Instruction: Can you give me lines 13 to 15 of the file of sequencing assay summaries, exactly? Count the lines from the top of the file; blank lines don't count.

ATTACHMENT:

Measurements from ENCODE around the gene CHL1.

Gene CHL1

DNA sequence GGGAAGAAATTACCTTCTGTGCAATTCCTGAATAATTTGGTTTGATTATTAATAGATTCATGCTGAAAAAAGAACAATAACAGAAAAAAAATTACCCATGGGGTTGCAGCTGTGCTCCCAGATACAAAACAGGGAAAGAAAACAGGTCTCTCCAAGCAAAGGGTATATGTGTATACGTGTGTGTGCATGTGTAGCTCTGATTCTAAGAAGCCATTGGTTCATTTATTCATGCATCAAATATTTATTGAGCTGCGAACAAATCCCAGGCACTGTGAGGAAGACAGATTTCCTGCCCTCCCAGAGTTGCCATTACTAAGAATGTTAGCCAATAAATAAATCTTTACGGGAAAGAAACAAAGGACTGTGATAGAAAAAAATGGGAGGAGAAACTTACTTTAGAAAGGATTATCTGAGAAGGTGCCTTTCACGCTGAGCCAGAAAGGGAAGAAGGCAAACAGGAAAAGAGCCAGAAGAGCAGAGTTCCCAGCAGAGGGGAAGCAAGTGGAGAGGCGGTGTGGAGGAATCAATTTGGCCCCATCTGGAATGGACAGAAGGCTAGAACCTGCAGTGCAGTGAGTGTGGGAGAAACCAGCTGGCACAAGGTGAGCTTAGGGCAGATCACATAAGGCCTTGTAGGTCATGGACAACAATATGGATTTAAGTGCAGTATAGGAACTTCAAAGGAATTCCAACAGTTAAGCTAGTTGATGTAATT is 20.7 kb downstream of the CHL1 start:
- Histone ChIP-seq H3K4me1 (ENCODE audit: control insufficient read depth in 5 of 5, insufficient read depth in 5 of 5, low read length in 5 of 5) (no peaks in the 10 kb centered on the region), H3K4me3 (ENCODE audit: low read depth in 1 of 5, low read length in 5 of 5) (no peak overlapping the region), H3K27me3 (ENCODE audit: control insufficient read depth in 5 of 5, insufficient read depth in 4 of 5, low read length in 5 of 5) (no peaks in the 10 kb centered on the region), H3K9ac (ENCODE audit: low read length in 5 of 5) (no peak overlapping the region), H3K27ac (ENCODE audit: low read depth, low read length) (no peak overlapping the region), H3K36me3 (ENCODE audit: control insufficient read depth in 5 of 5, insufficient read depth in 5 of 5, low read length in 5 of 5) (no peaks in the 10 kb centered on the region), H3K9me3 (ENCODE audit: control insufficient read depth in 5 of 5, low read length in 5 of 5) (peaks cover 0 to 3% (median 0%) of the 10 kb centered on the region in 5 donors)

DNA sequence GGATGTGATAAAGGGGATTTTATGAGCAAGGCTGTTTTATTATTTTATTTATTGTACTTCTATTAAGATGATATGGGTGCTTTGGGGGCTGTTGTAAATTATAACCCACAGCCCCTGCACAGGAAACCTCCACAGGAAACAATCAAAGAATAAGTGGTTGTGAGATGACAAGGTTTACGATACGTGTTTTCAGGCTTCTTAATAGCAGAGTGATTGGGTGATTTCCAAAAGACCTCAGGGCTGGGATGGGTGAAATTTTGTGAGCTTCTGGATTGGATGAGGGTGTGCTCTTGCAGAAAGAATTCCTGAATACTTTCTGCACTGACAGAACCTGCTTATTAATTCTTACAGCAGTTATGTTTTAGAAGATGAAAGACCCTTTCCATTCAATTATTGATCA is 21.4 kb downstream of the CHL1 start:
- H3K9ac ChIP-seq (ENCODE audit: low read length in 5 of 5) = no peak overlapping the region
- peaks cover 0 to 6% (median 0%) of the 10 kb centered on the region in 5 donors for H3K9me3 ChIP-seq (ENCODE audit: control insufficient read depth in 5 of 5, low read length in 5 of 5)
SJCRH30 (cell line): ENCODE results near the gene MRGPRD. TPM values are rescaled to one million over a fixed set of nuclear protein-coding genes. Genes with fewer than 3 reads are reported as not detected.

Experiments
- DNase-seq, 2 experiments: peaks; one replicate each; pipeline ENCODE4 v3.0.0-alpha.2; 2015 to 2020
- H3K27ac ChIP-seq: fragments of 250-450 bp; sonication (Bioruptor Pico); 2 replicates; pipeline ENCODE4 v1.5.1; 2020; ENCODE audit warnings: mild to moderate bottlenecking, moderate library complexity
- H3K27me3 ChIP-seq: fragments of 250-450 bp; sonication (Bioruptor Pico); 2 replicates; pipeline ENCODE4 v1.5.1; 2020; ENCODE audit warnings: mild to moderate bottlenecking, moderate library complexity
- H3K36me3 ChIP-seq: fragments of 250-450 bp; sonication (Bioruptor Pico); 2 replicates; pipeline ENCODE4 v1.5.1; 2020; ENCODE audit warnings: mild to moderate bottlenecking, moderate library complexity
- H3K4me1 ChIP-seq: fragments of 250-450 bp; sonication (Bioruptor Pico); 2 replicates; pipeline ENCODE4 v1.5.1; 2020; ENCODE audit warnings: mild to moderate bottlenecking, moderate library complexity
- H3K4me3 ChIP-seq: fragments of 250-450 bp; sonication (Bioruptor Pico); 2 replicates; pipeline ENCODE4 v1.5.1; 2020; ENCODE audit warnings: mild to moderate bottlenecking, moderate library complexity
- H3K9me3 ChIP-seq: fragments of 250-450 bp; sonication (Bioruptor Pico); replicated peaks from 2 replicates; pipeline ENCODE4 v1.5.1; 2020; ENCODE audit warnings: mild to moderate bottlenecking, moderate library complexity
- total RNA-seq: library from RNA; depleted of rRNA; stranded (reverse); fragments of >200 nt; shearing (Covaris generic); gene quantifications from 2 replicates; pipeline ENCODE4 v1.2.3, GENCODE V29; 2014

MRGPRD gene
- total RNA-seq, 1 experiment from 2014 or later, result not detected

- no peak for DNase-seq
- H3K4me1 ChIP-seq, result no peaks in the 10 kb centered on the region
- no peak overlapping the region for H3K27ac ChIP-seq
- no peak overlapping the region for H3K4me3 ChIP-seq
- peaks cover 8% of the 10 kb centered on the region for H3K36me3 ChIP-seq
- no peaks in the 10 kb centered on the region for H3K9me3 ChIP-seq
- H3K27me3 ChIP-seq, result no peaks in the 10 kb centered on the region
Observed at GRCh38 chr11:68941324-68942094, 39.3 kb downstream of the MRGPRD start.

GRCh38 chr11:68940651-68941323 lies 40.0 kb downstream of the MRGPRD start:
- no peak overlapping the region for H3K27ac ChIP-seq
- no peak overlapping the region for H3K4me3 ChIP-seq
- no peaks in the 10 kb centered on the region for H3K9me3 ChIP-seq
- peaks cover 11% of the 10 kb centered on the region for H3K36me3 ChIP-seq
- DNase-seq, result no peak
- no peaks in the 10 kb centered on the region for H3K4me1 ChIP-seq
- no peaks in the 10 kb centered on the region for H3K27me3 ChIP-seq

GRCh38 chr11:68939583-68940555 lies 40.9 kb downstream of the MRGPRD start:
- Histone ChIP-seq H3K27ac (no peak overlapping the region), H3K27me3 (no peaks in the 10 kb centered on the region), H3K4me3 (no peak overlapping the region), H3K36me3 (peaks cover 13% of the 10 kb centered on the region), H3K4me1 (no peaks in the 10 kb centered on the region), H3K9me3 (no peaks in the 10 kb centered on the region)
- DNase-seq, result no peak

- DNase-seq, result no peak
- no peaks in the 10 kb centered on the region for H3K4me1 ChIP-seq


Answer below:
- H3K36me3 ChIP-seq: fragments of 250-450 bp; sonication (Bioruptor Pico); 2 replicates; pipeline ENCODE4 v1.5.1; 2020; ENCODE audit warnings: mild to moderate bottlenecking, moderate library complexity
- H3K4me1 ChIP-seq: fragments of 250-450 bp; sonication (Bioruptor Pico); 2 replicates; pipeline ENCODE4 v1.5.1; 2020; ENCODE audit warnings: mild to moderate bottlenecking, moderate library complexity
- H3K4me3 ChIP-seq: fragments of 250-450 bp; sonication (Bioruptor Pico); 2 replicates; pipeline ENCODE4 v1.5.1; 2020; ENCODE audit warnings: mild to moderate bottlenecking, moderate library complexity